Two brothers join together to set the world on fire. That's the narrative at least, but Arie got sidelined. I imagine it was amazingly frustrating. Whatever the issue and time, which I stress is only guessed at, Cyrus noted a change in his brother and surreptitiously called their father who then called Arie.

Again from the Montgomery Advertiser, "My dad called me." said Arie, "I thought it was like magic at first. My dad called me and talked to me and reminded me where I get my strength from and my resiliency, and I'm here today." Speaking of narrative, there's a nice parallel between Cyrus' call to dad and Arie's Tweet; brothers delivering each other from football uncertainty.

Back to the beginning, it's probably nice to be Arie Kouandjio. Assume he had quit football. The fall back position was not too shabby. He was a standout in the classroom too. His efforts in 2014 earned him second team Capitol One Academic All-American honors for his work towards earning a master's in economics, awarded last month, one year after he got his bachelor's in finance. I never took any finance or economics classes in my time at the Capstone, but my brother in-law did. "It's bloody ridiculous." he said, although he didn't use the word "bloody."  Kouandjio made the Dean's List more than once and was a four year member of the SEC Honor Roll. Not bad.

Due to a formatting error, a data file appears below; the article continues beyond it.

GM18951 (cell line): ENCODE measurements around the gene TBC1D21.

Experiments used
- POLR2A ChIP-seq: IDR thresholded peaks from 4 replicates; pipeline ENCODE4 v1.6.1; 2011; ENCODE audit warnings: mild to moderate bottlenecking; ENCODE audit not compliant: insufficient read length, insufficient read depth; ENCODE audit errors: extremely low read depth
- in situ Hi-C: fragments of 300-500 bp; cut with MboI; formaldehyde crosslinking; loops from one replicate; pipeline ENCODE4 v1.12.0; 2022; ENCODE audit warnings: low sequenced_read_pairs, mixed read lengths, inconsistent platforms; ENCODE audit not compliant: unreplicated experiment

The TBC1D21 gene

We celebrate the idea of a student-athlete because we admire those whose gifts transcend disciplines.  We may well call Arie Kouandjio a scholar-athlete. Not to descend into hagiography, but he has been a tremendous part of what might be my favorite Alabama team to date. I look forward to hearing him say "University of Alabama" when they show the offensive lineups on Sundays. If he decides to cast his lot in the financial, or any other, world, I look forward to telling those who wonder why Arie left football that he did so because football is not the only challenge he has positioned himself to take on. Said Nick Saban, "He's a pretty relentless guy."

Thanks for representing us Arie, and Godspeed.

Alabama's Arie Kouandjio goes 1-on-1 with Auburn's Gabe Wright at Senior Bowl practice.